In the Clipper Round the World Yacht Race 2013-14, after a bustling and exciting le mans start to race eight, from Brisbane, Australia to Singapore yesterday the fleet continue to chase the familiar front runners. However, with so many technical challenges in race eight the leaderboard looks set to be shaken up once again as the fleet battle to make gains on its closest competitors.
Clipper Fleet during le mans start for Race 8.
Although the racing remains tight in the first 24 hours the steely determination of Derry~Londonderry~Doire which narrowly missed out on its second consecutive win in Race seven, has taken an early lead in Race eight. However, with experienced skipper of Qingdao Gareth Glover who also skippered the New York entry in the Clipper 2011-12 Race hot on its heels, will experience play a crucial part in what is described as 'one of the most testing races of the whole Clipper Race'?
Skipper of OneDLL, Olli Cottrell and current overall leader looks ahead to what strategy he and his team will implement in this long, hot challenging part of the Clipper Race.
'The wind is currently nine knots in the east south east but when it swings more to the south east a kite would be an option. The problem is that with the many squalls we have seen (definitely back in the tropics) the wind not only is changing direction fairly regularly but strength. As always as skipper you have to make a tough call. A conservative sail plan will protect equipment and reduce crew fatigue while a large one will risk damage and tire out the crew in these conditions.'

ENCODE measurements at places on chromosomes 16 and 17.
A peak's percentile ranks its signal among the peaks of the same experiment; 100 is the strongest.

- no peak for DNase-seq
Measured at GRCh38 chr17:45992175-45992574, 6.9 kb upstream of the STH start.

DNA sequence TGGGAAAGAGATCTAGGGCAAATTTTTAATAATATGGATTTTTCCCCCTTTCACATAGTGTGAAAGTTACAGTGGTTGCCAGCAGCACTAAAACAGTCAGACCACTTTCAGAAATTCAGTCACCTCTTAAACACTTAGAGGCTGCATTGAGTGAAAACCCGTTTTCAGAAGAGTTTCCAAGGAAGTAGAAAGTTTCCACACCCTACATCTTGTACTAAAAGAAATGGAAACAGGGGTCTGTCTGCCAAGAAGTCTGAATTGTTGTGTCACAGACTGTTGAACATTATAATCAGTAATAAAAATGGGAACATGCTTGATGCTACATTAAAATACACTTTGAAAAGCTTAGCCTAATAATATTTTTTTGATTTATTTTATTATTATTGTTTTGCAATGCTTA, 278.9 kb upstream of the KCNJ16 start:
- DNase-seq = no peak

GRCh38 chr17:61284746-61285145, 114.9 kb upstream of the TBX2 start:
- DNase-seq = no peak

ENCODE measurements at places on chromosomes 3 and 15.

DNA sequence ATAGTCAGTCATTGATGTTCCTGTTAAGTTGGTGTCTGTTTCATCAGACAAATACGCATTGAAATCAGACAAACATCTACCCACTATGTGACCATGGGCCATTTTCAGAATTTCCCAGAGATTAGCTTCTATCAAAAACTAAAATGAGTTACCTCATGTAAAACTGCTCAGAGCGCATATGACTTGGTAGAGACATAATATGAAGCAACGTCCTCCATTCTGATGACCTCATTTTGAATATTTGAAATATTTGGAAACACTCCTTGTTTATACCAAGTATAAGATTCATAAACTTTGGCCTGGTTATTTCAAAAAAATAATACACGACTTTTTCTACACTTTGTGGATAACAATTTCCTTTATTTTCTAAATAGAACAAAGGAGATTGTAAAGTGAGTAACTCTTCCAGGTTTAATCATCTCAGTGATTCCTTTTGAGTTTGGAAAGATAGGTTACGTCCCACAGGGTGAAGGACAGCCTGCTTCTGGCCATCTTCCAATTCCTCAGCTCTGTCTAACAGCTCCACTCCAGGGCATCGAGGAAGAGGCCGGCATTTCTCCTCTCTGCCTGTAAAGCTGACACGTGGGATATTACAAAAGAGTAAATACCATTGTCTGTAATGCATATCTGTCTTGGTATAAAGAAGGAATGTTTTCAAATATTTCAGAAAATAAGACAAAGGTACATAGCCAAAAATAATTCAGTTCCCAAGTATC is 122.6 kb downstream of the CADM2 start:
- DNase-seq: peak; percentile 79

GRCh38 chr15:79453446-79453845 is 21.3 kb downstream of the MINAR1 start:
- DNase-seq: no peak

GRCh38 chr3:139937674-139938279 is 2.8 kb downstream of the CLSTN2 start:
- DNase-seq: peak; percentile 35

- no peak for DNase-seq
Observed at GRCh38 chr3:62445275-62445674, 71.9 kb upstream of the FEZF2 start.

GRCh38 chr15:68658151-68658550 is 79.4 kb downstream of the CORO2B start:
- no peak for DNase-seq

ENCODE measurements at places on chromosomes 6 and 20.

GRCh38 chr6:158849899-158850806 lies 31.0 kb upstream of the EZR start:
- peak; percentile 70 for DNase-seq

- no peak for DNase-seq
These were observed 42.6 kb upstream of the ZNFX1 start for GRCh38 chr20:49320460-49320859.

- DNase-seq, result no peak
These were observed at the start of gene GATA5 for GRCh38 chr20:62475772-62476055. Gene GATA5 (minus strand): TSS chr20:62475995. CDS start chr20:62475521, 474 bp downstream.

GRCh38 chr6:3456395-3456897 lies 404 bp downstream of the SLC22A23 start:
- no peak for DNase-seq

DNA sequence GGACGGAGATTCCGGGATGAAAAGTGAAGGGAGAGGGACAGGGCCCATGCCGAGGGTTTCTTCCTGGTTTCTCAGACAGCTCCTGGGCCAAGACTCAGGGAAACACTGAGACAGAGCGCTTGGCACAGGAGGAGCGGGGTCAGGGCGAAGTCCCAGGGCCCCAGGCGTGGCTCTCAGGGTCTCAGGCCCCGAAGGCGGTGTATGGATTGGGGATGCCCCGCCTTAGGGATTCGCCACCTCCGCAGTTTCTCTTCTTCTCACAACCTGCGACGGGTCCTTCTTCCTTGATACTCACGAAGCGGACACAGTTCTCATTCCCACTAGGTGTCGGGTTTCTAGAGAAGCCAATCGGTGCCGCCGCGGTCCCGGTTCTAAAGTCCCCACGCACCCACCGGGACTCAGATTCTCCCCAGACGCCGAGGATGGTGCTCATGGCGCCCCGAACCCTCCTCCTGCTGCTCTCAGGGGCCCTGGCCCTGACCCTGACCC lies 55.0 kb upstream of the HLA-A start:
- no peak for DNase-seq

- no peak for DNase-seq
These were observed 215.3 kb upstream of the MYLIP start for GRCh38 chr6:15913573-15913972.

After a technical hitch yesterday which saw Mission performance suffer a power failure, the team slipped lines from Rivergate Marina at 0930 local time (2330 UTC) this morning to motor back to the race start area to resume racing. Matt Mitchell, skipper of Mission Performance remained upbeat and focussed on the task at hand.
'We're all keen to get our teeth stuck in to this one and all is not lost as this race will be judged by elapsed time and not just line honours positions so there is still all to play for!'
While Leg five will be one of the longest and most challenging sections of the race so far, the end of Leg four meant saying goodbye to long standing experienced members of crew, and welcoming the new and less experienced crew members on board. With valuable points up for grabs the teams took no chances in making sure everyone was up-to-speed with all the manoeuvres.
Winner of Race seven, and skipper of Switzerland Vicky Ellis describes the attention detail her team place on safety, proving that practice really does make perfect.
'With a late afternoon race start, we had a great opportunity to spend the day in Moreton Bay training the new joiners as a whole team.
'Some of the round the world crew refreshed the joiners in the various areas of the boat they had become experts in. Round the world crew members Alysoun Sturt-Scobie went through headsails, Mona Staltsberg and Gordon McDougall recapped on reefing.
'We went over our Man Overboard (MOB) procedures, getting my chief coxswain and round the world crew member, Charlie Pickering to practice managing the crew and driving the boat back to pick our dummy out of the water, simulating a skipper over board.'
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